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Food preservation workshop

  • AL ZAGOFSKY/SPECIAL TO THE TIMES NEWS "Yes I Can" workshop leader and Master Food Preserver Dawn Olson (left) snaps beans with Nancy Grotevant, district director Penn State Cooperative Extension Monroe County.
    AL ZAGOFSKY/SPECIAL TO THE TIMES NEWS "Yes I Can" workshop leader and Master Food Preserver Dawn Olson (left) snaps beans with Nancy Grotevant, district director Penn State Cooperative Extension Monroe County.
Published July 27. 2013 09:03AM

With all the rain early in the season followed by an overabundance of sunshine, gardeners throughout Carbon County are getting ready to harvest a cornucopia of fruits and vegetables.

They're great - but the problem is that they often all mature at once. It's feast in the late summer, and famine in the winter.

"Yes I Can" is Penn State Extension's solution. It's a food preservation workshop that's been touring northeastern Pennsylvania and soon will be coming to Carbon County.

"A lot of people like to do home food preservation because they like having control of where their food comes from and how it's being processed," explained workshop leader and Master Food Preserver Dawn Olson, "You have that control when you grow the produce yourself or you go to a local farmers' market or local farm stand, and are buying fresh produce and taking it home and preserving it for use throughout the year."

"We cover the basics of home food preservation and specifically talk about canning using a boiling water bath and pressure canning," she continued. "Our purpose is to have people learn how to do it safely and successfully. By following up-to-date procedures, it is rare to get spoilage or a seal failure. You will have a safe product if you follow recommendations."

The most popular ways of preserving foods are freezing and canning. As most people have questions about canning, that is the focus of the workshop. Home canning refers to preserving foods in jars. It gets its name from its commercial equivalent, which is preserving foods in cans.

"Today we are focusing on canning," Olson explained. "That's what people tend to have more questions about. With freezing, there aren't as many safety concerns. We recommend that you only process what you can use within one year. In terms of safety, you can keep it longer - two, three, perhaps four years and it would be safe but the quality of the product deteriorates the longer that it is kept."

"Almost anything can be canned," continued Olson. "You don't want to mess around with combined products. As long as the recipe is from a recommended source, then you will be safely able to can vegetables, jams and jellies, pickles and meats."

Asked what is canning, Olson replied. "What you are doing is taking the food, putting it into a jar and processing it to have it seal and stop any enzyme growth in the food, and to kill any harmful bacteria that might be there."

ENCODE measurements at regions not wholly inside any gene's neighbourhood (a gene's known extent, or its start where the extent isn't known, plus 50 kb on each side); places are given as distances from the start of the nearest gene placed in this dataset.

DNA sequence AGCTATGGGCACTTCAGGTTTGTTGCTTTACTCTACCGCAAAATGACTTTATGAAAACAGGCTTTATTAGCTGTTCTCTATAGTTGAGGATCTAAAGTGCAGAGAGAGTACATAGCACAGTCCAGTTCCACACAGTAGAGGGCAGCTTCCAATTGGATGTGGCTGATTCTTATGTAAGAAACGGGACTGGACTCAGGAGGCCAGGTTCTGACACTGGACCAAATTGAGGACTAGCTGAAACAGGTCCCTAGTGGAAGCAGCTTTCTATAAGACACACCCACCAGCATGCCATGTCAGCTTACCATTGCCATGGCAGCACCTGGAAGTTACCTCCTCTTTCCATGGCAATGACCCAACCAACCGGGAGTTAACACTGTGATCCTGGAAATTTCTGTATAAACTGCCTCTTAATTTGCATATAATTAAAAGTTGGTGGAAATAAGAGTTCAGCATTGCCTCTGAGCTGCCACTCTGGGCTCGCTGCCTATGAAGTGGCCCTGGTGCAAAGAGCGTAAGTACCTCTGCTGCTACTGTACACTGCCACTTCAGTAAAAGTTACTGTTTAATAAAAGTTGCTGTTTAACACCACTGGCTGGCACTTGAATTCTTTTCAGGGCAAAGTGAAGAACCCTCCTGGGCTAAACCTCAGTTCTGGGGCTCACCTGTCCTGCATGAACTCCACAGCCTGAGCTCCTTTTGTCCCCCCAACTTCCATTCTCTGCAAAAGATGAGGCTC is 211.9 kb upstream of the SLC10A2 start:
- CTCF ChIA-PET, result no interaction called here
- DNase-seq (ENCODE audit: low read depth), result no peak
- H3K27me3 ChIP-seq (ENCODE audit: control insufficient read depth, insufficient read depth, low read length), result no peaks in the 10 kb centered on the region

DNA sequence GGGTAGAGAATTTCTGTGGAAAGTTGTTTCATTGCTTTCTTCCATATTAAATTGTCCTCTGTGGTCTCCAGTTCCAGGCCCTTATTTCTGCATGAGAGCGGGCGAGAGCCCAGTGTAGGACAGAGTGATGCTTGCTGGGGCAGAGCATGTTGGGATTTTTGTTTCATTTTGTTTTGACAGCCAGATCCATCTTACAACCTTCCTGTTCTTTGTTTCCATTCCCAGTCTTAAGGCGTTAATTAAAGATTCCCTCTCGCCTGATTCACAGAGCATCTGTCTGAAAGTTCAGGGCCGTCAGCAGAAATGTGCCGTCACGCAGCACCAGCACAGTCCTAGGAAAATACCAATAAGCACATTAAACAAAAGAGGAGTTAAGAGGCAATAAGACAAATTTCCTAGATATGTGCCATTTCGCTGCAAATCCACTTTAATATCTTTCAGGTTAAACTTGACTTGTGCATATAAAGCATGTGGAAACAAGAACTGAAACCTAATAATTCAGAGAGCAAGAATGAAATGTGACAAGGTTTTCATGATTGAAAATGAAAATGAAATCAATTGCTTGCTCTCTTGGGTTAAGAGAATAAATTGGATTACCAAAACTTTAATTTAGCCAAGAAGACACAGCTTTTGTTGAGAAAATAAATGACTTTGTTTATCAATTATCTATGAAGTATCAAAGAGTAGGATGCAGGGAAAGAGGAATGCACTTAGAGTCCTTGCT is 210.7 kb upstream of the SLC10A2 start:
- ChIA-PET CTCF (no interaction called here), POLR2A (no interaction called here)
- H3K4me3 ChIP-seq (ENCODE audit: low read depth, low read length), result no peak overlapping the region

A recent Monroe County workshop drew a variety of people, mostly women who had prior experience with canning. "I started canning about two years ago and I was scared to death of pressure canning, so I want to learn to do that today," said Rose Genna. "I can tomatoes, pickles, applesauce and peaches to use during the winter. We eat them right out of the jar."

Olson demonstrated the two principal canning techniques: pressure canning - which is used for low acid foods with high temperatures are required for sterilization, and boiling water bath canning - suitable for high acid foods such as fruit which does not require high temperature sterilization.

The first demonstration focused on the canning of snap beans using both the raw pack and hot pack methods in a pressure canner. In the hot pack method, the beans are precooked to allow them to soften, making it easier to fill more product into the jar. In the raw pack method, the beans are placed into the jar and the jar is filled with boiling water.

Either way, the jars are sealed, placed in a pressure canner, and processed according to a recipe.

In the second demonstration, grape juice was mixed with a gelling agent and a desired amount of sugar and boiled to dissolve the ingredients. The mixture was placed into small canning jars, sealed, and placed in a boiling water bath canner, and processed according to a recipe to make homemade grape jelly.

The workshop teaches the techniques to provide quality and safety in home preservation. Using the techniques learned that the workshop, you will be confident of having delicious and healthy fruits and veggies throughout the winter.

The "Home Food Preservation: Yes I Can... Learning the Basics "workshop will be offered on Wednesday, July 31 from 1:00 p.m. - 3:00 p.m. at Madonna Hall, 15 East Garibaldi Avenue (Behind our Lady of Mt. Carmel) in Nesquehoning. For information, dates of additional workshops, and to register call 570-421-6430. There is a fee for this workshop.

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